David O'Hallaron

David O'Hallaron

Professor of Computer Science And Electrical And Computer Engineering

Office Room 7517 Gates and Hillman Centers

Email droh@andrew.cmu.edu

Phone (412) 268-8199

Department
Computer Science Department

Website
http://www.cs.cmu.edu/~droh

Administrative Support Person
Angy Malloy

Research Interests
Computer Architecture

Research Statement

I work in the area of computer systems. My interests within computer systems are quite broad, including online education, cloud computing, and scientific computing. My main interest these days is the phenomena surrounding autograding, that is, programs evaluating other programs.

The CMU Autolab group is developing a new cloud-based service that teachers around the world can use to offer programming labs for their computer classes. The service is based on the notion of autograding, that is, programs evaluating other programs. Our vision is that teachers can select the labs for their classes from a repository of high-quality labs written by other teachers and students. An author whose lab is adopted for a class receives community recognition, in the form of a public adoptions page, and possibly even a small royalty. Each time a student hands in their work for credit, the service spins up a new VM and autogrades the student's work in this new VM. The scores are displayed, anonymized, on a realtime scoreboard that is visible to everyone in the class.

Our aim with this work is to improve the quality of computer science education worldwide by providing a way for teachers to share their good labs with each other. This sharing will enable good teachers to get credit for their work from their peers. The assignment of credit, in turn, will help foster the birth of a new reputation-based community for teachers. Researchers have enjoyed this kind of community for years, but teachers have never developed one, working for the most part in isolation, with little opportunity to learn and benefit from each other.

Students who are passionate about education would enjoy working with us. Drop by any time if you want to chat.

Recent Publications

Campbell R, Gupta I, Heath M, Ko SY, Kozuch M, Kunze M, Kwan T, Lai K, Lee HY, Lyons M, Milojicic D, O'Hallaron D, Soh YC ( 2020 ) Workshop on Hot Topics in Cloud Computing, HotCloud 2009, Open cirrus<sup>TM</sup> cloud computing testbed: Federated data centers for open source systems and services research

Campbell R, Gupta I, Heath M, Ko SY, Kozuch M, Kunze M, Kwan T, Lai K, Lee HY, Lyons M, Milojicic D, O'Hallaron D, Soh YC ( 2020 ) Workshop on Hot Topics in Cloud Computing, HotCloud 2009, Open cirrus<sup>TM</sup> cloud computing testbed: Federated data centers for open source systems and services research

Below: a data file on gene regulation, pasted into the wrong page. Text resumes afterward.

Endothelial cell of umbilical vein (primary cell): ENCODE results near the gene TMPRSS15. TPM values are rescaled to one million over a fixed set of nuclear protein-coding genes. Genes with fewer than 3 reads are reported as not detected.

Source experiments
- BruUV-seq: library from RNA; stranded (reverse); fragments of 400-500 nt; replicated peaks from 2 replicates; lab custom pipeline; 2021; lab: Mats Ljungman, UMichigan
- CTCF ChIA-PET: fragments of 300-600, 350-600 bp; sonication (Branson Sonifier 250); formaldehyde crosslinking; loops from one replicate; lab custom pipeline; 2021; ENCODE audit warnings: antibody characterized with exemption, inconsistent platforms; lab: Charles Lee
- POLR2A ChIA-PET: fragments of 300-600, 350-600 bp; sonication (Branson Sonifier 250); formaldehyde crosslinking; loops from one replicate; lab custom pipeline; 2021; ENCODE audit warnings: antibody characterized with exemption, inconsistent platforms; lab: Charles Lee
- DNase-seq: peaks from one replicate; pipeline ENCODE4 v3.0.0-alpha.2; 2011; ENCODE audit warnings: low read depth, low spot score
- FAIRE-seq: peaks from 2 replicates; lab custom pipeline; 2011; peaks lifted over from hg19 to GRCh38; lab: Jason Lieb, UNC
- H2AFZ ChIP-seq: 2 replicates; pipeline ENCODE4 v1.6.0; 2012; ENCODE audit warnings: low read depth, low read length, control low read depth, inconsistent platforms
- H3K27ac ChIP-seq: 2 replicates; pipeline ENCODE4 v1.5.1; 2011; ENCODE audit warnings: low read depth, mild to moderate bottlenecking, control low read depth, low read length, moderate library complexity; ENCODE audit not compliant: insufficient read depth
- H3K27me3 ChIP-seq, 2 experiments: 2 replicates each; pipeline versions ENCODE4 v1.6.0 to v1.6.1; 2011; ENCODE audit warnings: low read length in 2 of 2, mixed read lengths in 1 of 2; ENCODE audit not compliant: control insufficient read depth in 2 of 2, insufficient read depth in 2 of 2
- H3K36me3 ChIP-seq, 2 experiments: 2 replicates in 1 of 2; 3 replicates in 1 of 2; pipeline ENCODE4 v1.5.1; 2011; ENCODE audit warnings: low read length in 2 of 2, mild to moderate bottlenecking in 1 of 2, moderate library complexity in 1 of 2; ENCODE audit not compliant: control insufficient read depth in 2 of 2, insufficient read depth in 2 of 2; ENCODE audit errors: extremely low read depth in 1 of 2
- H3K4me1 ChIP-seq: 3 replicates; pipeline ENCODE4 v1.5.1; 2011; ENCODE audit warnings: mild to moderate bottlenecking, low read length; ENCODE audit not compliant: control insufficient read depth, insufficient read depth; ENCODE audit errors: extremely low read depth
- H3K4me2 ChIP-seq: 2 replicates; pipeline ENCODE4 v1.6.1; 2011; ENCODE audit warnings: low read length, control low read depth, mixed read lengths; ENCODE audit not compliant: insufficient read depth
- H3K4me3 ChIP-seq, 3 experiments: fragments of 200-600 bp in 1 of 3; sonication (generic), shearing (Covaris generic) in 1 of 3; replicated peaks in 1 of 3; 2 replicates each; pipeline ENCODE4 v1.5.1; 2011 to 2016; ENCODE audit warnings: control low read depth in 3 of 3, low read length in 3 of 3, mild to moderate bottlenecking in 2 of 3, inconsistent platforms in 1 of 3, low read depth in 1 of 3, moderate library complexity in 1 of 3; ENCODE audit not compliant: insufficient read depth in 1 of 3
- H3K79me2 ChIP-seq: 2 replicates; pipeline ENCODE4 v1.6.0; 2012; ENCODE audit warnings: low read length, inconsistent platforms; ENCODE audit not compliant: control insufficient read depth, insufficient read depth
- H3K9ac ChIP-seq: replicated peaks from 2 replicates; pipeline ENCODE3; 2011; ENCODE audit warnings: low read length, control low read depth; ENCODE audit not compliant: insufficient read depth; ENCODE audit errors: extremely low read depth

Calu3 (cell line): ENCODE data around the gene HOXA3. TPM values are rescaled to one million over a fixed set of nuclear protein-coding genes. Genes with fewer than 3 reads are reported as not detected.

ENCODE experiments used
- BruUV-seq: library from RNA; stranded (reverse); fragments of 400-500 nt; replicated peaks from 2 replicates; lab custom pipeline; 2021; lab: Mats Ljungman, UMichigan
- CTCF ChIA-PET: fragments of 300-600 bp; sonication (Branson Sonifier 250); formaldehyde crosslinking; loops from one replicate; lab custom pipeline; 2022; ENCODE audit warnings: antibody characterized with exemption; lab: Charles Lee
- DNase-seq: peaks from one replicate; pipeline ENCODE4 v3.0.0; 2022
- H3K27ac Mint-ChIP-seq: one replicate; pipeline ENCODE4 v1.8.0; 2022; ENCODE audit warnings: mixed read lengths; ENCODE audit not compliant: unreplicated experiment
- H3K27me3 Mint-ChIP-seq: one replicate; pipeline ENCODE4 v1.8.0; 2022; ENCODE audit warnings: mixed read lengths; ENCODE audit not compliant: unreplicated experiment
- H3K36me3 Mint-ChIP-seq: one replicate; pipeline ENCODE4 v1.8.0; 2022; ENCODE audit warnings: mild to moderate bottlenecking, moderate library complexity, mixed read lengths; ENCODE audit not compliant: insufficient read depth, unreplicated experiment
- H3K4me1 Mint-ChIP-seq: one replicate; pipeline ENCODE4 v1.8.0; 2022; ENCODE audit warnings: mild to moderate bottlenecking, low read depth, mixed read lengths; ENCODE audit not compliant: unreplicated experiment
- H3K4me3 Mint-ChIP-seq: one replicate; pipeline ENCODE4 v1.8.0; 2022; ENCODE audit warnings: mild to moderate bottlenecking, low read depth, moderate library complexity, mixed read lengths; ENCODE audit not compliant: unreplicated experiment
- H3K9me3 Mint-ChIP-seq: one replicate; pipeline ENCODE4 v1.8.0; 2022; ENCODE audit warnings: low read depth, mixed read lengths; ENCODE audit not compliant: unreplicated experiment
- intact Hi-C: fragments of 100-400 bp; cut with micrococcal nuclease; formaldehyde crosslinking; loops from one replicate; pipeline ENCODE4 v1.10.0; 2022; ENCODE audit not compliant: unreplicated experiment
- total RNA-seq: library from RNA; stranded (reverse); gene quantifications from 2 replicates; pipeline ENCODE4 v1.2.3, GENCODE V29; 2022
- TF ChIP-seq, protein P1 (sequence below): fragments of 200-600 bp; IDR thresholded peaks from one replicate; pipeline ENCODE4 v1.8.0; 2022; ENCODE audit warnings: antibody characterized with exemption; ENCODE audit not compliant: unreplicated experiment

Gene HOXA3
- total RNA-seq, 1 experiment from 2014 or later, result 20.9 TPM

Parlante N, Zelenski J, Zingaro D, Wayne K, O'Hallaron D, Guerin JT, Davies S, Kurmas Z, Debby K ( 2012 ) SIGCSE'12 - Proceedings of the 43rd ACM Technical Symposium on Computer Science Education, Nifty assignments , Page(s): 475 - 476

David O'Hallaron ( 2010 ) Computer, Open cirrus: A global cloud computing testbed , Vol.: 43 Issue: ( 4 ) , Page(s): 35- 43 .

Recent Awards

Benjamin Richard Teare Teaching Award, College of Engineering (CIT) | 2017 |

HPC Analytics Challenge, Super Computing | 2006 | Best Paper Award
(with Hongfeng Yu, UC-Davis), Tiankai Tu, Jacobo Bielak, Omar Ghat- tas (University of Texas at Austin), Julio Lopez, Kwan-Liu Ma (UC-Davis), Leonardo Ramirez-Guzman, Nathan Stone (PSC), Ricardo Taborda-Rios, John Urbanic (PSC)

Gordon Bell Award for Special Achievement | 2003 | Faculty Research Award
High Resolution Forward and Inverse Earthquake Modeling on Terascale Computers. With with Jacobo Bielak, Omar Ghattas, and our students The milestone calculations for the award included: • The generation of a record unstructured hex mesh (3.7 billion elements, 4 billion nodes) • The largest unstructured mesh wave propagation simulation (900 million elements, 3.2 billion DOF) • The largest acoustic wave propagation inverse problem (17 million inversion parameters, 70 billion total unknowns) • The largest elastic wave propagation inverse problem (275,000 inversion parameters, something like a billion total unknowns). Program 183.EQUAKE (earthquake ground motion modeling) selected by SPEC (Standard Performance Evaluation Corporation) as one of 14 floating point benchmarks in the SPEC CPU2000 benchmark suite. Parallelized versions of 183.EQUAKE, called 320.EQUAKE M and 321.EQUAKE L selected for inclusion in the SPEC OMPM2001 and OMPL2001 benchmark suites for evaluating shared-memory multiprocessor system performance.

Allen Newell Faculty Award for Reseach Excellence | 1998 | Faculty Research Award
The Quake Project